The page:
Who: Tanya Eden claims to enjoy adventure sports, being around animals, bingeing on television series and travelling and the themes of her illustrations are as varied as her hobbies. The Indian illustrator focuses her art on relevant subjects like internet culture or social causes and works towards greater representation in certain fields of art. As someone who believes that artists and illustrators have a third eye that allows them to absorb things differently than a regular person would, Tanya is striving towards portraying her vision globally.

Abhinit’s take: As part of the poster show, Tanya will be designing a special poster titled ‘My virtual lover’ which looks at a millennial girl who has no physical contact with the world outside. A slave to her own bubble, she embarks on a paranoia-fuelled quest to find the perfect partner.

UBIK

 

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Who: UBIK was called Vivek Premachandran at birth, but he assumed the new moniker when he realised that people grew to expect a certain Indianness from his work because of his name. UBIK fit well — it is short for ubiquitous besides being the title of an acclaimed sci-fi novel. UBIK’s interests lie in the organisation of the human world, the interplay between cultural production and its commodification, and the viewer’s relation to art. His art usually juxtaposes absurdity with reason and chaos with order.

Abhinit’s take: I love that UBIK’s work is conceptual and filled with sardonic humour. More importantly, it highlights themes of propaganda, censorship, and repression which is an important exercise in present times. Look out for his eye-popping GIFs and video art at TIRAF’s poster show at AGENC.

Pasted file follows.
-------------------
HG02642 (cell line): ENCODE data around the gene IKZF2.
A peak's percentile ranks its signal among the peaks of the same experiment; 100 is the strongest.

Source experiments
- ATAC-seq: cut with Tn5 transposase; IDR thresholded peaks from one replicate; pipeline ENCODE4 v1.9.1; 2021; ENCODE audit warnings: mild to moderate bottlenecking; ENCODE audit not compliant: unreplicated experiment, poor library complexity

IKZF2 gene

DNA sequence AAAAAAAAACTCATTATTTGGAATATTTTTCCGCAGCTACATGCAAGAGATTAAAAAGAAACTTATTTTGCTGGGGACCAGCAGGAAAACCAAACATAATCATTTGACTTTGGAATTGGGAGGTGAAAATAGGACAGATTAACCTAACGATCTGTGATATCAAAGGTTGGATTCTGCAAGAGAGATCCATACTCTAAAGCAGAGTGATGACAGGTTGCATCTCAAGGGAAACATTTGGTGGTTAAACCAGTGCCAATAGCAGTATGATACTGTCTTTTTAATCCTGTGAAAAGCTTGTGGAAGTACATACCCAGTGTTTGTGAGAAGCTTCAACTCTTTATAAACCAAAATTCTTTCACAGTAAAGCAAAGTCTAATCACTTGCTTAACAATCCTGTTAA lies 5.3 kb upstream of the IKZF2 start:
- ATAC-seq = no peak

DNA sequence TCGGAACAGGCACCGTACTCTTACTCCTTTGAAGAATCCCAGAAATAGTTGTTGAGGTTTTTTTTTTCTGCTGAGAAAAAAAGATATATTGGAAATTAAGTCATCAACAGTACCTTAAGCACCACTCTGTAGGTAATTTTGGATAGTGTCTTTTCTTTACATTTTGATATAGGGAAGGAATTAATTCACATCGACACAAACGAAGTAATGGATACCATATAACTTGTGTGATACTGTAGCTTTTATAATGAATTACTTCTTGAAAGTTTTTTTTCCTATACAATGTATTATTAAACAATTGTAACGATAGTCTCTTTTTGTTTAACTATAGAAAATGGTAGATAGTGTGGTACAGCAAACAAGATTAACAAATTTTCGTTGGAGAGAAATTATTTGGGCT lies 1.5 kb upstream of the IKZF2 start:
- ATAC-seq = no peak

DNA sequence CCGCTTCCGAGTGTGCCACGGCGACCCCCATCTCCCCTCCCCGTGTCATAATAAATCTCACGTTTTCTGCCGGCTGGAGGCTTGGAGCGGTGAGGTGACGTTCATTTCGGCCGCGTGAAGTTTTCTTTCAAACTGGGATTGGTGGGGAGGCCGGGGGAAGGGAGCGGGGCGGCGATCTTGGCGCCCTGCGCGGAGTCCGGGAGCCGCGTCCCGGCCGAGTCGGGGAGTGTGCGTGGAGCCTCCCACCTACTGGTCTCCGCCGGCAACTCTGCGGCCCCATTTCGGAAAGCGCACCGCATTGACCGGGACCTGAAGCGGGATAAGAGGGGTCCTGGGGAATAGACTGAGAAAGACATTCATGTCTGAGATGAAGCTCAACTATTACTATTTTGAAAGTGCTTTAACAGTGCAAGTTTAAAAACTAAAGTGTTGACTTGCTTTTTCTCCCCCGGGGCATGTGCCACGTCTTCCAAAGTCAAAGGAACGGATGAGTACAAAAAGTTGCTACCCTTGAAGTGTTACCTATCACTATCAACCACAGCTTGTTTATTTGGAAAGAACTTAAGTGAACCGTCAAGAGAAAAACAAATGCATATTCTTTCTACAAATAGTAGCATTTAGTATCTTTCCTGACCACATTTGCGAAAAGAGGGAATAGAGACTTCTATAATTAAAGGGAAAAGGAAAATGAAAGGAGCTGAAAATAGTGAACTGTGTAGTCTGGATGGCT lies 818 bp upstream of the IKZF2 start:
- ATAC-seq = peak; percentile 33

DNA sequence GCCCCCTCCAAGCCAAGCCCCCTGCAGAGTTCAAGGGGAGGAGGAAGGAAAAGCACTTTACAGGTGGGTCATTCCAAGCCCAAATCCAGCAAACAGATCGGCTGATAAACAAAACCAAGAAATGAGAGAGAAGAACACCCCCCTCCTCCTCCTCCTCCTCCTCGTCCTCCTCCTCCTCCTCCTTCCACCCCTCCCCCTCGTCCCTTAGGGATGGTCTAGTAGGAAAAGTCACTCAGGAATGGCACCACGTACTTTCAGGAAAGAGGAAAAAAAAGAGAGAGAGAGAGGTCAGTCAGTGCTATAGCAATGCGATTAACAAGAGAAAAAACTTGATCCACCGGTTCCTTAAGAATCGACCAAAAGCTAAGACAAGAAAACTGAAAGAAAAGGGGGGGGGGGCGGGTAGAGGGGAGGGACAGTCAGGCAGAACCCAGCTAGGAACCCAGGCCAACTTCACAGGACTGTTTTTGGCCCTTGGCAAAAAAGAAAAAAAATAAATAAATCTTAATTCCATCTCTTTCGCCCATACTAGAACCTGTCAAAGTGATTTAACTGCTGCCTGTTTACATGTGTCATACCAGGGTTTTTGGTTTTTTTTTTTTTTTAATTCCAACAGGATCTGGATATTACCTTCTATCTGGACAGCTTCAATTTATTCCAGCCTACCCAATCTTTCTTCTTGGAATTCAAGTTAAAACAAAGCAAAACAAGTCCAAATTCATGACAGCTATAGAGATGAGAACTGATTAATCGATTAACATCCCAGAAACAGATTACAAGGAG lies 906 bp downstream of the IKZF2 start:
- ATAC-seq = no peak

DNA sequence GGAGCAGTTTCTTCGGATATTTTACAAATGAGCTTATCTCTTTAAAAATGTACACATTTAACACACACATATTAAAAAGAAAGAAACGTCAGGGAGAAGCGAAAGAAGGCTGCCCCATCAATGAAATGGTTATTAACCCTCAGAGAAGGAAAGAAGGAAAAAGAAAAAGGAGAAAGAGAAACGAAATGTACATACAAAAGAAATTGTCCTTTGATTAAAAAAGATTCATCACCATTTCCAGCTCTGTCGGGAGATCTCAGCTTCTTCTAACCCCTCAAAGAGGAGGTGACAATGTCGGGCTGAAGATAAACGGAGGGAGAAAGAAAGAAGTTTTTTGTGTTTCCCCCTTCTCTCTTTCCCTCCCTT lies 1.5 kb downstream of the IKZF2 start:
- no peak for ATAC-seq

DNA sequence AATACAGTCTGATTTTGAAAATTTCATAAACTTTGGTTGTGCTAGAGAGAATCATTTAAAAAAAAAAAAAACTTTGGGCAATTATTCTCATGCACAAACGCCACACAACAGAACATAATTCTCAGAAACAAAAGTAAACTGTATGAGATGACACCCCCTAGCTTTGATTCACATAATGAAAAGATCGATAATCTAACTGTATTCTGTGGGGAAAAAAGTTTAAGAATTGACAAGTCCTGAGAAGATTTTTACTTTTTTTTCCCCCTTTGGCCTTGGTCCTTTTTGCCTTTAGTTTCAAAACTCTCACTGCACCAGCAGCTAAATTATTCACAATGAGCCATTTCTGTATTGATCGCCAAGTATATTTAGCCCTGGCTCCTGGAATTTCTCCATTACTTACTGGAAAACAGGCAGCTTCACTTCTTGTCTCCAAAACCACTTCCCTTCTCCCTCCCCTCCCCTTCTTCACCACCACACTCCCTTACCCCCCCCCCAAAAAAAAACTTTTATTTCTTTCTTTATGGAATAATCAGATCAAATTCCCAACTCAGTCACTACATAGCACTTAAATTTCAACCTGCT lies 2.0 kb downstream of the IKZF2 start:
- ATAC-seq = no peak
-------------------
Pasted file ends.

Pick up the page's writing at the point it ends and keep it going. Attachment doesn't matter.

Anil Athvayu

Who: An abstract artist whose works depict a rural lifestyle with heavy use of symbolism, Anil employs the use of acrylics, oil and mixed media to create works that are very earthy and pleasant to look at. When he did his MFA from Delhi’s College of Arts in 2011,  everyone was doing figurative art. As one of the only artists from his batch to veer towards the abstract form, it has now become something that he is unable to distance himself from. He claims that it is impossible for him to look at any form without breaking it up into fragments. Anil, who will be showing his paintings at Studio Khirki, is well versed with the Puranas, Kahlil Gibran, Rabindra Nath Tagore and Premchand and likes to introduce evocative elements into his canvases.

Abhinit’s take: Anil is one of India’s finest abstractionist artists and references social values in society through the dictums of India’s villages. Familiarise yourself with his paintings which are often two-toned with elements of soil and modules of minerals.

Savyasachi Anju-Prabir

Who: Savyasachi’s interest in film began with photography and progressed on to cinematography, sound design, editing, directing, scripting and production. Thereafter, he plunged into the world of global cinema and started collecting the films of directors that piqued his interest. His graduation project Miilelam Miiyoh evolved from a month-long process of living and engaging with the Yimchunger community deep in the forests of Fakim in Nagaland, and the filmmaker claims that it was a humbling experience that changed his perspective on life. He now plans to explore the possibilities of documentaries and actuality-based films as an art form and will be taking part in the film room at TIRAF.

Abhinit’s take: Savyasachi has been a part of various film shoots and has grown his area of understanding both technically and conceptually. Engaging with the Yimchunger community deep in forests of Fakim in Nagaland for over a month has sensitised him to the realities of rural life and it will be interesting to see him bring his vision to the art fair.